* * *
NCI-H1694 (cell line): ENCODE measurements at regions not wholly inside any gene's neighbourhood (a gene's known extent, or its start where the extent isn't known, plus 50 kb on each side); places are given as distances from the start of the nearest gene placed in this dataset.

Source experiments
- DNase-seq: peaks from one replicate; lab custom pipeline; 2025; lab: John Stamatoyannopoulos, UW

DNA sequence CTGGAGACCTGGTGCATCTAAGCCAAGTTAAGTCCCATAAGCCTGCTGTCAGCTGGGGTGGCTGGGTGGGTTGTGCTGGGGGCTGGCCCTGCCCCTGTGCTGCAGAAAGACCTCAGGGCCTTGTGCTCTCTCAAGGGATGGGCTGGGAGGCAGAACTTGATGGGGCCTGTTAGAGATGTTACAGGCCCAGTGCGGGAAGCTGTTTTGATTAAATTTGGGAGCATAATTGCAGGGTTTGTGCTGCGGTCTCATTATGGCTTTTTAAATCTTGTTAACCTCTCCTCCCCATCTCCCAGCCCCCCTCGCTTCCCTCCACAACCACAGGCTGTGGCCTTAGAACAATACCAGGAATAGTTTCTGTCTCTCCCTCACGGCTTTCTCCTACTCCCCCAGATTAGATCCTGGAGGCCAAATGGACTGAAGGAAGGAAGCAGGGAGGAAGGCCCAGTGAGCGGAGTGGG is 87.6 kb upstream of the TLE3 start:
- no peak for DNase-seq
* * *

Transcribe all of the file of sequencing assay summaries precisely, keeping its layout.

NCI-H1694 (cell line): ENCODE measurements at regions not wholly inside any gene's neighbourhood (a gene's known extent, or its start where the extent isn't known, plus 50 kb on each side); places are given as distances from the start of the nearest gene placed in this dataset.

Source experiments
- DNase-seq: peaks from one replicate; lab custom pipeline; 2025; lab: John Stamatoyannopoulos, UW

DNA sequence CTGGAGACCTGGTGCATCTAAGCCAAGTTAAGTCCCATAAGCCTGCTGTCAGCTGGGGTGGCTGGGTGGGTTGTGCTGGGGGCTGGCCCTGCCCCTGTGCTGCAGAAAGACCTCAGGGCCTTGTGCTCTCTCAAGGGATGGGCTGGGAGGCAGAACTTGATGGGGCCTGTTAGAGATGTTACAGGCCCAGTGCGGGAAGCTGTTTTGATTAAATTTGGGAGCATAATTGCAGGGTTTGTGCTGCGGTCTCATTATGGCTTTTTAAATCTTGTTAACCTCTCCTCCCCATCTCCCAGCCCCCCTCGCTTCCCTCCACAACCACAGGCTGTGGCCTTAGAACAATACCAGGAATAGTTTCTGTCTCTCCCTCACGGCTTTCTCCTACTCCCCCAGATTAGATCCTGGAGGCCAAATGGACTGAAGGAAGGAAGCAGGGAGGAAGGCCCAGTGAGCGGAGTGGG is 87.6 kb upstream of the TLE3 start:
- no peak for DNase-seq